Posts ByMark Elliot – PorchDrinking.com
Severe weather can be crushing. Tornadoes can toss cars, homes and possessions upside down. Tornadoes can forever change the landscape. We know that occasionally, tornadoes can take lives. So why write a lighthearted beer article about tornadoes? Because anything that can raise your awareness about these storms, and potentially start you on a path of awareness and preparedness, is a good thing. Think about your disaster plan, and how you’d keep yourself, your family and your loved ones safe as you crack into some of these delicious, although ominously named, beers.
Hanging out in the basement has its own special connotation. They don’t usually say things about “your parent’s basement” in any positive manner. It could be the basement that freaked you out as a kid that you still have nightmares about OR it could be a basement man cave, perfect for beer geeks.
In many ways a combination of all three, Scofflaw Brewing got its start on a one-barrel system in the basement of the founder’s mother-in-law of all places. And out of that adventure came Basement IPA, which is quite honestly perfect to drink in any basement or building, field, plot or porch for that matter.
SweetWater Brewing Company and Southeast beer drinking basically go hand in hand. Since 1997, SweetWater has been pumping out their signature 420 Extra Pale Ales and really helped start and shape beer culture in the Atlanta metro area. As craft brew consumption and taste has continued to grow, SweetWater’s beer profile has grown right along with it. Whether lining up for Anniversary Series beers or longing for Dank Tank beers of the past, SweetWater grew a beer following by pushing flavors and higher alcohol content long before this was the “mainstream.”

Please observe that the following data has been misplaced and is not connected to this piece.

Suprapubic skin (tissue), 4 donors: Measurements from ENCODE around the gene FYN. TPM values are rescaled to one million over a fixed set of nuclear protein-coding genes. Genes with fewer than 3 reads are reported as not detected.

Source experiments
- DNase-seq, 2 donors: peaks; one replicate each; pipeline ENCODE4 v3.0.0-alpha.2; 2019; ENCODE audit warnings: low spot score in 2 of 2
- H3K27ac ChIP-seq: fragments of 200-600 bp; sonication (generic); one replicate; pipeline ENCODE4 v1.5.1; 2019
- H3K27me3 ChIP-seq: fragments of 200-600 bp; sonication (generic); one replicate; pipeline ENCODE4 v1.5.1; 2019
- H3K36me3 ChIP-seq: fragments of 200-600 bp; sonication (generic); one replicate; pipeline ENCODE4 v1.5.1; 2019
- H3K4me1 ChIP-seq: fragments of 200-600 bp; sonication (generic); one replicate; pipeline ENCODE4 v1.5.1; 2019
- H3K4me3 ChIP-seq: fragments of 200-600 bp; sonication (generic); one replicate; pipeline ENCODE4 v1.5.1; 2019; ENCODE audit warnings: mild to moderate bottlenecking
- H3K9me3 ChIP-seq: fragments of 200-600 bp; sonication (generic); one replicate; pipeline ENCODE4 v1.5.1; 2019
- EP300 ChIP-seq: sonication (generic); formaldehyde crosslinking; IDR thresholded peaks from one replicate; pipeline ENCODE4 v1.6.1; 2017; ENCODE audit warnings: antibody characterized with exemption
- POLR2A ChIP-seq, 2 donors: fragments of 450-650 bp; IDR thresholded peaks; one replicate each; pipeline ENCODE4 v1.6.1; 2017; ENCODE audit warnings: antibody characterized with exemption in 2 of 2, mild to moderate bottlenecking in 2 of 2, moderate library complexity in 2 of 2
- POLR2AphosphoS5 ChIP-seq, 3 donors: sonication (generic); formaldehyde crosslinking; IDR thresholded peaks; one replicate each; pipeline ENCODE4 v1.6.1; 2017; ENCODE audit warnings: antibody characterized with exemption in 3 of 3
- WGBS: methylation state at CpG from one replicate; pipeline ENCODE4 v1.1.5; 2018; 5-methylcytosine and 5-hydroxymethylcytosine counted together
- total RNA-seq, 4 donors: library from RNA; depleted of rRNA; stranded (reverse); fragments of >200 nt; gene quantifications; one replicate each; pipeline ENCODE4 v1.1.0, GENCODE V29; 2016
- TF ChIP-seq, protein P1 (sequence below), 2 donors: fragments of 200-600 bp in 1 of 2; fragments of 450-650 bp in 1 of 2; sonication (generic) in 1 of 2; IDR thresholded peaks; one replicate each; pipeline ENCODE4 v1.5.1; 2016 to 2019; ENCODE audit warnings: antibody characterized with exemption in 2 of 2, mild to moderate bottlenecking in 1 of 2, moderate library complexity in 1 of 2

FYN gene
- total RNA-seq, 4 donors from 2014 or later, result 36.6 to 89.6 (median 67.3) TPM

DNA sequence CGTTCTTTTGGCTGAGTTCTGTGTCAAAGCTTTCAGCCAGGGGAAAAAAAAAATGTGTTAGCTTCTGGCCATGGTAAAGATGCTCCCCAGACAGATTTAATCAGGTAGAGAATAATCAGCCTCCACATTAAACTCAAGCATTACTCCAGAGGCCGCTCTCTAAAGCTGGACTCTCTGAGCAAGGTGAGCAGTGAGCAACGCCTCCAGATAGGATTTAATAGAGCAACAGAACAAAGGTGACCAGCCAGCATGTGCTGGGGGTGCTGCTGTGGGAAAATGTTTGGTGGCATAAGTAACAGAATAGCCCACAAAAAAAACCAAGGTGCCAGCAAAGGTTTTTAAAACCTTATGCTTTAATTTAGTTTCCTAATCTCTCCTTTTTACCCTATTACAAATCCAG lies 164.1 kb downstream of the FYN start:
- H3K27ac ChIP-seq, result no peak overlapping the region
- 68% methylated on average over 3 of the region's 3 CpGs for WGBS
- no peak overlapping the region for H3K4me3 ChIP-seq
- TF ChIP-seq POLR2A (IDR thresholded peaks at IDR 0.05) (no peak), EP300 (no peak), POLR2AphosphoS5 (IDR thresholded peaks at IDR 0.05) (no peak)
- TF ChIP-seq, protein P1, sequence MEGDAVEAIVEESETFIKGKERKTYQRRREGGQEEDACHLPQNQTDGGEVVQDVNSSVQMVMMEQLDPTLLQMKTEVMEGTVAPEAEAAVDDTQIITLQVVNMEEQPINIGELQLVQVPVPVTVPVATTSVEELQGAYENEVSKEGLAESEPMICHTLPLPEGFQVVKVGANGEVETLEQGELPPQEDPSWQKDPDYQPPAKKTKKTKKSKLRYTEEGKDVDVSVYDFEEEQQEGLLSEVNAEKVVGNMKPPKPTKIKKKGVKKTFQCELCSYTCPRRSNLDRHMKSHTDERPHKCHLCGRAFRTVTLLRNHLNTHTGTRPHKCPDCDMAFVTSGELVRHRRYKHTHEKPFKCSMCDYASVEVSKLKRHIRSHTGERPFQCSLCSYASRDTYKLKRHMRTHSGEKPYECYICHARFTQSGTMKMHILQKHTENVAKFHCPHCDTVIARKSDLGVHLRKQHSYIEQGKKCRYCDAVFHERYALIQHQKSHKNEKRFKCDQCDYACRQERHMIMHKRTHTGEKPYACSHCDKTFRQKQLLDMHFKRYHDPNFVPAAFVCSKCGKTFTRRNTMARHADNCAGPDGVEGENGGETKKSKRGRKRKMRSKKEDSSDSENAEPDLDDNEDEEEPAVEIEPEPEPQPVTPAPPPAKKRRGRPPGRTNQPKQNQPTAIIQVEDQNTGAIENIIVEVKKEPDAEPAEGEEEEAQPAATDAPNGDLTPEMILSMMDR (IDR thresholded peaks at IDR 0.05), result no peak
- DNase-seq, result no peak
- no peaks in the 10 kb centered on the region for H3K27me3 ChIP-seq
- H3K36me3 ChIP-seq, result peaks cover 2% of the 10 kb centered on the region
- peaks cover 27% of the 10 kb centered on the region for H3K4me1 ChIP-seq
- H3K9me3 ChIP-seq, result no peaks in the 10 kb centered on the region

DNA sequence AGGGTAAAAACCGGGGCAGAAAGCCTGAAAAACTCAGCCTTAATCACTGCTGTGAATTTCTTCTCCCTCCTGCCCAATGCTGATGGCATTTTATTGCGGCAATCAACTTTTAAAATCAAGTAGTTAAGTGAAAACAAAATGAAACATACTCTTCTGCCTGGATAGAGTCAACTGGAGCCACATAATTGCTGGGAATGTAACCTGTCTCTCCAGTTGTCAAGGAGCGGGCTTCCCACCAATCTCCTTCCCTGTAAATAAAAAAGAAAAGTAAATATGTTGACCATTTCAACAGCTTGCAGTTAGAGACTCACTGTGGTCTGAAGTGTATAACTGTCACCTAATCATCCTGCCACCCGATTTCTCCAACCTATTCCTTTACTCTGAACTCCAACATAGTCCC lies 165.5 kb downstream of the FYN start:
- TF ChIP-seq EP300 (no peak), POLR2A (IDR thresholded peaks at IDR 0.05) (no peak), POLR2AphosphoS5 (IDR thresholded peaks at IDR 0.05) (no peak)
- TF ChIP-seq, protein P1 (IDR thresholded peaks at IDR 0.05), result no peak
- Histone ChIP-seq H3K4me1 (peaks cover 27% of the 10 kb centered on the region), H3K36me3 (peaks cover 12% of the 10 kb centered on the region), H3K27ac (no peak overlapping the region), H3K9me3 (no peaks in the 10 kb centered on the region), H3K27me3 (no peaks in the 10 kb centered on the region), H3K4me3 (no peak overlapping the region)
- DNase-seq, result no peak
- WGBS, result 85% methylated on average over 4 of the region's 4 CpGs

When thinking about the beer needs of the South, it would be easy to discount the dark brews. Warm (if not blazing hot) weather, beautiful beaches, thick humidity, and rolling farms often naturally lead to IPAs, sours, wheats and other easy sessionable styles. But to ignore the dark beer coming out of the South would be a mistake. There certainly is less of it than in some other regions, but the brew that is produced can go toe to toe with the best of them.
Finally, the season is changing. The days are shorter, the nights are cooler, and the leaves are making a quick exit from the trees. I mean let’s face it… this was an unending summer. It’s all anyone talked about. We needed low alcohol brews that were loaded with fruit, because if we drank anything heavier, we may have literally died. Or melted. Or burst into flames. It was seriously hot out there.
When in Rome, you do as the Roman’s do. This of course means fresh pasta, huge late meals, copious amounts of wine, and if you’re smart, a run through some of Rome’s surging craft beer bars and microbreweries.